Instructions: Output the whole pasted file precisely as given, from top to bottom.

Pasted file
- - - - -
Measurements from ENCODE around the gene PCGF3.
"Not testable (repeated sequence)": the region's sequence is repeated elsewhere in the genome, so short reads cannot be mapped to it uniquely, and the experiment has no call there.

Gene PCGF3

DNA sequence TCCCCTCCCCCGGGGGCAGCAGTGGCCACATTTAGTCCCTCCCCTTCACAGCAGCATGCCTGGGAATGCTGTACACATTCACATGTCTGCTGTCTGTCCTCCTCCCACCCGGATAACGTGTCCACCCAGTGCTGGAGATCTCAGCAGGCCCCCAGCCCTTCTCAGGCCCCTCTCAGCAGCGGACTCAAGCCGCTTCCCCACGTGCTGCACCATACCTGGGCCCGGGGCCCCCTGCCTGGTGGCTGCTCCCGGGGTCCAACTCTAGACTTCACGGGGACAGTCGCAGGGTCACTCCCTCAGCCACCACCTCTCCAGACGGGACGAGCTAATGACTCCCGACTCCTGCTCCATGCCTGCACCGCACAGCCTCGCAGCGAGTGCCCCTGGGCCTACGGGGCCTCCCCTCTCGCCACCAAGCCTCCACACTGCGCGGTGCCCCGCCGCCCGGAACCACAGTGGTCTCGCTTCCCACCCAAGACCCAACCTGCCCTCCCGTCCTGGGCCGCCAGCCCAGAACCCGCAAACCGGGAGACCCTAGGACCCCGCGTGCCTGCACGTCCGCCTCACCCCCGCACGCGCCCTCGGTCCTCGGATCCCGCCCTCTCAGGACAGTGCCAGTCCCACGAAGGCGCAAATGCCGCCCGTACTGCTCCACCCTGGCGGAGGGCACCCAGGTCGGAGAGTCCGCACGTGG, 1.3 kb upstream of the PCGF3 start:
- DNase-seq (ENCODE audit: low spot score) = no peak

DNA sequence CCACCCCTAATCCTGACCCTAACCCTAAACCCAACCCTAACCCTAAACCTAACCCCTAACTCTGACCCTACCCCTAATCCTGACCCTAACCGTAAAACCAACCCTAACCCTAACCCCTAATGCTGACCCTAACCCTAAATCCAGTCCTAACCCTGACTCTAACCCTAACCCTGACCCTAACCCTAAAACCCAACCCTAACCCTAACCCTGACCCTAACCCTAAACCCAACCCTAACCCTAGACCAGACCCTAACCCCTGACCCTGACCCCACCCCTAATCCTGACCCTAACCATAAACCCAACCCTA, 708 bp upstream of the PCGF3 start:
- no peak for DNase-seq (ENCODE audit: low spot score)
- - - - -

Measurements from ENCODE around the gene PCGF3.
"Not testable (repeated sequence)": the region's sequence is repeated elsewhere in the genome, so short reads cannot be mapped to it uniquely, and the experiment has no call there.

Gene PCGF3

DNA sequence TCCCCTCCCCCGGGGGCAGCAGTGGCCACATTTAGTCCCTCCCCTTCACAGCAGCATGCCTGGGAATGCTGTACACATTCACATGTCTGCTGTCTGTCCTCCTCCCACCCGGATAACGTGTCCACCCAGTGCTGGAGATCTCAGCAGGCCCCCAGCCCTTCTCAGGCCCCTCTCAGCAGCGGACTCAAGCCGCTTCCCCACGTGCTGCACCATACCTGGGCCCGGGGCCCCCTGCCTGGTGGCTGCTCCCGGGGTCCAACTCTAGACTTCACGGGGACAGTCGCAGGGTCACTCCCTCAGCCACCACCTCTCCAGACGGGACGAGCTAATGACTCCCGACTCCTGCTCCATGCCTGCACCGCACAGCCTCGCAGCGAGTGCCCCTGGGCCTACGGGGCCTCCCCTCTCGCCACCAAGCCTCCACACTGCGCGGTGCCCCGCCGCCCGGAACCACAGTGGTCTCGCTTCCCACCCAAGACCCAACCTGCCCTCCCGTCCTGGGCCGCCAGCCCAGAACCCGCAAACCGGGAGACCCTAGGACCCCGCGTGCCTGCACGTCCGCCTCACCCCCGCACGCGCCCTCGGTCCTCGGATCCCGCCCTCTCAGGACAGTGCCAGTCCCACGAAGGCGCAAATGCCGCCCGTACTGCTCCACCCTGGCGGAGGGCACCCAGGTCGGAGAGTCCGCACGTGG, 1.3 kb upstream of the PCGF3 start:
- DNase-seq (ENCODE audit: low spot score) = no peak

DNA sequence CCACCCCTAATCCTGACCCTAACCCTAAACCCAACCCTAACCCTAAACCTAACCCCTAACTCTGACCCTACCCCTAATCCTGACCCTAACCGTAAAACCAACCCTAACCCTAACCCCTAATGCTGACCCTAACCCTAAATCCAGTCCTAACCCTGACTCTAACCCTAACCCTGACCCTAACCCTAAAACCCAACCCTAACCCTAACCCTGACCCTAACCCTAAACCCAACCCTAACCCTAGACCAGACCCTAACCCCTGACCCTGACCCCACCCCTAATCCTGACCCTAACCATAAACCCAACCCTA, 708 bp upstream of the PCGF3 start:
- no peak for DNase-seq (ENCODE audit: low spot score)